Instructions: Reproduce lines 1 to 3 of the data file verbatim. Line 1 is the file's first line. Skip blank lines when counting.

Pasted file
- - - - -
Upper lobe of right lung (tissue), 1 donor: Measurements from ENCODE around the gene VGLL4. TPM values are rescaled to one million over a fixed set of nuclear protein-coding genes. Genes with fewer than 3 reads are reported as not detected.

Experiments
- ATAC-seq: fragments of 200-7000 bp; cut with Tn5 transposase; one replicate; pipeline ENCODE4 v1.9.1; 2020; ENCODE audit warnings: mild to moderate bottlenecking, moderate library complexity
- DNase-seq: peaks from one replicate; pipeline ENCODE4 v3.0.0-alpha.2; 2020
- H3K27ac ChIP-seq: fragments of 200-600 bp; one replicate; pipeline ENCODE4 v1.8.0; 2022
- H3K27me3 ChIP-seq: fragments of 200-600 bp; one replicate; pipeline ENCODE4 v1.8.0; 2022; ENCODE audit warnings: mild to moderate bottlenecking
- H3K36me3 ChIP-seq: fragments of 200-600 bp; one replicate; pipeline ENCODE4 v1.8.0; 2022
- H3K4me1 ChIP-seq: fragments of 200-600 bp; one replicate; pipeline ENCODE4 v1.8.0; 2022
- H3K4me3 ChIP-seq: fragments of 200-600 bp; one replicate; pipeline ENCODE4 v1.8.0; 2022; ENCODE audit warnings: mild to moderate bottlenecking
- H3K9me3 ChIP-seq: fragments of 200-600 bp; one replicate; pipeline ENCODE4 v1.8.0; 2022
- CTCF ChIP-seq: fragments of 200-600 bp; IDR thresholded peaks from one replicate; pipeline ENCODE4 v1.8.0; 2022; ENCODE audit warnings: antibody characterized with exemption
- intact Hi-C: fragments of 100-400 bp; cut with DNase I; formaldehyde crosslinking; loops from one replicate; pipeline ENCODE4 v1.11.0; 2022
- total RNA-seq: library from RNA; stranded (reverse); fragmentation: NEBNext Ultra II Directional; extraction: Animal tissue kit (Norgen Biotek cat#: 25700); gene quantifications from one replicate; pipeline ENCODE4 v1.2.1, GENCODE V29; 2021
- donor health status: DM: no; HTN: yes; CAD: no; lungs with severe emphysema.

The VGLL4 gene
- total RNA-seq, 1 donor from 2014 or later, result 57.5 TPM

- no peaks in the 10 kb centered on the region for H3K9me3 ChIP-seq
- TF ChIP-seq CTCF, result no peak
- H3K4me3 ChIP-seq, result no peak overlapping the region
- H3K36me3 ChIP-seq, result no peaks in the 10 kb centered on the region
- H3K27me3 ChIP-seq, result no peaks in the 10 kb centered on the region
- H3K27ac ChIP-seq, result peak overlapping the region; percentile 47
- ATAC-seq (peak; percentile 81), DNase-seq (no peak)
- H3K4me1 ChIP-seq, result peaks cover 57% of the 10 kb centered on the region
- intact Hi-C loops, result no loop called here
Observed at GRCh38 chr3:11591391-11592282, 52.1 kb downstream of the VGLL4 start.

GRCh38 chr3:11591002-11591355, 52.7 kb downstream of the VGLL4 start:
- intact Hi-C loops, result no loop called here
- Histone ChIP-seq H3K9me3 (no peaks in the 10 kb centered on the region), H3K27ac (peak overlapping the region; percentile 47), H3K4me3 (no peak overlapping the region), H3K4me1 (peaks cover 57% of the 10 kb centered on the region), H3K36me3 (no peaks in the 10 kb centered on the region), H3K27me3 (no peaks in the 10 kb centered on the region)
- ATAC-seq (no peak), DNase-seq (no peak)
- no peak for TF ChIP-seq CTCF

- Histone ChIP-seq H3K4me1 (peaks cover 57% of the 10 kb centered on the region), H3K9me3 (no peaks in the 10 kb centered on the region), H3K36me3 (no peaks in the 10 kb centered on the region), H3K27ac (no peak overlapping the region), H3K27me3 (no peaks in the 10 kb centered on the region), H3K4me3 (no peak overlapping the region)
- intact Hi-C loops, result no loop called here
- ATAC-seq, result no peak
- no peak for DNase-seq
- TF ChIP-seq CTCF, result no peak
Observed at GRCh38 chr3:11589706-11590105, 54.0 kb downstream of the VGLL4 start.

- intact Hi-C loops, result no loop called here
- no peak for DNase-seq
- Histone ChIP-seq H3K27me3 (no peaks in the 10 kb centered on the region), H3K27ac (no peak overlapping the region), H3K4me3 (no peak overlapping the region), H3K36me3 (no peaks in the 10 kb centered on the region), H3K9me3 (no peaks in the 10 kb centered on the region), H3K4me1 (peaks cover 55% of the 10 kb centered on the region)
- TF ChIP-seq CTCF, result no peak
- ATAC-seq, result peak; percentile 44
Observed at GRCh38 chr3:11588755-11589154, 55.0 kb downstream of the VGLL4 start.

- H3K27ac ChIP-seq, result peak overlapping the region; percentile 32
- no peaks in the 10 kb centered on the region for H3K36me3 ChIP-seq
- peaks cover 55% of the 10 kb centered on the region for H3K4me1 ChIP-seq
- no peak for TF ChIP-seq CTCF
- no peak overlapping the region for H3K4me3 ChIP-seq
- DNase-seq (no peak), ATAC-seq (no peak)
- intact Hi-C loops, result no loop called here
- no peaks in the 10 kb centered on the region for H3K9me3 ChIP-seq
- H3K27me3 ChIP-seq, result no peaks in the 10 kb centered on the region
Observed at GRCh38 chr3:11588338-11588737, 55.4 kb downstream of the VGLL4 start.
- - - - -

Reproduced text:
Upper lobe of right lung (tissue), 1 donor: Measurements from ENCODE around the gene VGLL4. TPM values are rescaled to one million over a fixed set of nuclear protein-coding genes. Genes with fewer than 3 reads are reported as not detected.

Experiments
- ATAC-seq: fragments of 200-7000 bp; cut with Tn5 transposase; one replicate; pipeline ENCODE4 v1.9.1; 2020; ENCODE audit warnings: mild to moderate bottlenecking, moderate library complexity